Greatest fonts countdown: 46 – Trinité

We're counting down the 100 greatest typefaces in existence. Here's number 46...

FontShop AG, the renowned type foundry, conducted a survey based on historical relevance, sales at FontShop.com, and aesthetic quality. With a few additions from the experts at Creative Bloq and Computer Arts magazine, the best fonts ever were selected for the new book, 100 Best Typefaces Ever.

Here we are counting down the 100 greatest fonts, but you can read interviews with some of the typefaces' creators, a brief history of type, the anatomy of a font, and much, much more in the book – find out how to get your copy in print or digital formats at the foot of this post.

But without further ado, here's the 46th best typeface…

46. Trinité

  • Bram de Does, 1982

When Bram de Does was studying graphic design in Amsterdam in the 1950s, the curriculum was still very much influenced by Bauhaus and Jan Tschichold. Lectures on asymmetrical typography inspired him to rebellion, and he designed his pages symmetrically, just for the sake of doing things differently.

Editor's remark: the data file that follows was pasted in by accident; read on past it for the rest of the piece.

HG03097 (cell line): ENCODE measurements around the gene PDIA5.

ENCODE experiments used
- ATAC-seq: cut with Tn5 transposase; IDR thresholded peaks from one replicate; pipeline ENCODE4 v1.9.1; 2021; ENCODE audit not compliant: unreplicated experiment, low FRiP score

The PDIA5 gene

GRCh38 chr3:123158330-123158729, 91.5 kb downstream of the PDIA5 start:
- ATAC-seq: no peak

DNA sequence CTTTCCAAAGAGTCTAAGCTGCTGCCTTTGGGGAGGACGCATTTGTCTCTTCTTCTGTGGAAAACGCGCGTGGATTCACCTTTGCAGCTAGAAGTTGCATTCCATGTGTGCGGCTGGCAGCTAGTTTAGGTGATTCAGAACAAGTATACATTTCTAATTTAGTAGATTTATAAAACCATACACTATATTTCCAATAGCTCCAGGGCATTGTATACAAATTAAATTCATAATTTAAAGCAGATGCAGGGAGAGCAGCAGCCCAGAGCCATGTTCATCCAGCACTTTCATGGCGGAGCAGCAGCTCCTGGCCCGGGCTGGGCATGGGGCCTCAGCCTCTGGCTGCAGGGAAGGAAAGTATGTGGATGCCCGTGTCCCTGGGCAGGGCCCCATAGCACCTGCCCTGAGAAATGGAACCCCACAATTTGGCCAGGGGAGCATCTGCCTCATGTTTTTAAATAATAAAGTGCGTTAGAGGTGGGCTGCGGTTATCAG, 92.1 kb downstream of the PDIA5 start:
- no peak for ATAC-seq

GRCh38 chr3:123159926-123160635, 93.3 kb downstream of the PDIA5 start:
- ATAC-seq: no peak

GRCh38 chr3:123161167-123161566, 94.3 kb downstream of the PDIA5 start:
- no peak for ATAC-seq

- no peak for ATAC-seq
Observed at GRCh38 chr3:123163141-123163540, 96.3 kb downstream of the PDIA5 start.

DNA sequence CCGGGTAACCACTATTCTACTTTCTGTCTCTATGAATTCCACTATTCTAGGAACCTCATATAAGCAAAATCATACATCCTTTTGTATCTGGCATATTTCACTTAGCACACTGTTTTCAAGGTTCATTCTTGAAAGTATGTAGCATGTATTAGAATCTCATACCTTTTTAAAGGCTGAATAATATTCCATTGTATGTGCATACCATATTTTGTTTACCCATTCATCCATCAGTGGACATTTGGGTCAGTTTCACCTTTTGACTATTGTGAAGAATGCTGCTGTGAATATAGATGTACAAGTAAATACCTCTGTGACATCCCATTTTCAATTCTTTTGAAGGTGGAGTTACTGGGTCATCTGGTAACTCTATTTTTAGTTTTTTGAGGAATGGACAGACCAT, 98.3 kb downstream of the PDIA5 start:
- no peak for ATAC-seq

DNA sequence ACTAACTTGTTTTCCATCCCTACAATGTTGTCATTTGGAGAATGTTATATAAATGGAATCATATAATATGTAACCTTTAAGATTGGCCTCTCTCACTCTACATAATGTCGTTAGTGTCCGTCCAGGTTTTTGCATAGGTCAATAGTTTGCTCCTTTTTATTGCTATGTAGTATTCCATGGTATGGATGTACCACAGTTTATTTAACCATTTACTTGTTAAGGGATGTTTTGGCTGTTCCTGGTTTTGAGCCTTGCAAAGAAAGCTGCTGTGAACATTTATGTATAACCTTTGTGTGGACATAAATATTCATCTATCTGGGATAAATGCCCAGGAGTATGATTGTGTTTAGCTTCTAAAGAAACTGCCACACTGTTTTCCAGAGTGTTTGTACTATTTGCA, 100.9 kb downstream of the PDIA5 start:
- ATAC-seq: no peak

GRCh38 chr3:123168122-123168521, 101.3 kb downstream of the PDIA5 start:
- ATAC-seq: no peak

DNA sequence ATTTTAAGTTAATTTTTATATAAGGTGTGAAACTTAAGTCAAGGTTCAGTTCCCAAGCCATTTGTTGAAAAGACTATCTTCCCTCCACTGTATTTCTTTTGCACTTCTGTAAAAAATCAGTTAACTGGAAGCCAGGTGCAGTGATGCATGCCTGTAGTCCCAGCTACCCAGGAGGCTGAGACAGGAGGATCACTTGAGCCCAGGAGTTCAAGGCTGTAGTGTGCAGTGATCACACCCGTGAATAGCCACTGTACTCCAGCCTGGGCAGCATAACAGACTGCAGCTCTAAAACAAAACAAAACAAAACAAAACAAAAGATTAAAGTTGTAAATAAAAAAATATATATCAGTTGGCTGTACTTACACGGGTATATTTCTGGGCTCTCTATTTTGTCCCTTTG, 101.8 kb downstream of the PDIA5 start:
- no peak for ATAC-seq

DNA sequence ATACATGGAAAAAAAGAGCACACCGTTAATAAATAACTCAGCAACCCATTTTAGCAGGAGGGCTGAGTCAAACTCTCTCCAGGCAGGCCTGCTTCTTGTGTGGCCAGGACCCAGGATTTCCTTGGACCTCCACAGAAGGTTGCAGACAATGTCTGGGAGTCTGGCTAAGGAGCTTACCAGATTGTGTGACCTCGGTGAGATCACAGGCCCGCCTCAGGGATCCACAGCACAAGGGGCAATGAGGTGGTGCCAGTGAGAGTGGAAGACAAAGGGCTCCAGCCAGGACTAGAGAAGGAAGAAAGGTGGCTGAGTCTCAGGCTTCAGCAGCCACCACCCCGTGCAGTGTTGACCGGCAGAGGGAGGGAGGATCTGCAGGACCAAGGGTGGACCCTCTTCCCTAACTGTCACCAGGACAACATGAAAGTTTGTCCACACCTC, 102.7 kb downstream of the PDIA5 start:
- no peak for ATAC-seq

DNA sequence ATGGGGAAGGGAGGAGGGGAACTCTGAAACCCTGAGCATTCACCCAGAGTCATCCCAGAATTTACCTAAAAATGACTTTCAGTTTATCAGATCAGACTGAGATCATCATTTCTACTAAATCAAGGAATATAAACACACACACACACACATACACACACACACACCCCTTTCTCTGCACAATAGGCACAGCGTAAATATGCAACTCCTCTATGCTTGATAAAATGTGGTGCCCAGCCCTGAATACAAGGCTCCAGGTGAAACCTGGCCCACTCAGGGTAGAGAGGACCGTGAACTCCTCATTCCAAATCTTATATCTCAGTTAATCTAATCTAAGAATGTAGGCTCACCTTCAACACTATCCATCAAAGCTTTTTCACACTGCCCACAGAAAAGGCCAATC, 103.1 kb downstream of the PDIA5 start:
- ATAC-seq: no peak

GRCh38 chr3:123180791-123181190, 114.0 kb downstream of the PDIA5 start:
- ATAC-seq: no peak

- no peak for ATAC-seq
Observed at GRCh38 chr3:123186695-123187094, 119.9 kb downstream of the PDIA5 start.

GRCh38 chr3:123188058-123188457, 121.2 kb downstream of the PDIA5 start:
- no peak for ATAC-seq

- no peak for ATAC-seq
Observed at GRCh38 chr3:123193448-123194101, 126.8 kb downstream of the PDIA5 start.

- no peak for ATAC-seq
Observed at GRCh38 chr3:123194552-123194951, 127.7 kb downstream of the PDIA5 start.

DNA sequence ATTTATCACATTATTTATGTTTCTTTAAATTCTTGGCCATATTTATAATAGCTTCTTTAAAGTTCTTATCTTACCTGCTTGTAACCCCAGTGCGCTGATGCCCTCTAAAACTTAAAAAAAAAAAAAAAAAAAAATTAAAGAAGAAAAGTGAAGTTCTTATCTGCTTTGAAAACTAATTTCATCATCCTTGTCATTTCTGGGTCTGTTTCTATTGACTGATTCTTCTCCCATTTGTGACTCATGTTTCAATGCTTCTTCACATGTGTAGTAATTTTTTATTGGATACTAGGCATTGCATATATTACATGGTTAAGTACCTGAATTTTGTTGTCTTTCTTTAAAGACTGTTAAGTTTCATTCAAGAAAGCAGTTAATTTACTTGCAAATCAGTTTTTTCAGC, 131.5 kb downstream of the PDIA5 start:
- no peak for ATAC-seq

After graduating, he started work as art director at the respected typesetting company, Joh Enschedé en Zonen in Haarlem. He proved his talent for type design between 1980 and 1982 when he was entrusted by Enschedé with the task of producing an exclusive typeface for their Autologic phototypesetting equipment. Trinité emerged as an elegant and subtle body text font.

The digitised version of Trinité (by Peter Matthias Noordzij of the Enschede Font Foundry) has an impressive wealth of forms. Ascenders and descenders with three graded lengths, and a sleek italic font that works well with both Trinité Wide and Condensed, all bear witness to the ingenious typographical concept of the font family. It's for good reason that Trinité is one of the Netherland's favourite typefaces.

This is an extract from The 100 Best Typefaces Ever, the definitive guide to the greatest fonts ever created, in association with FontShop AG.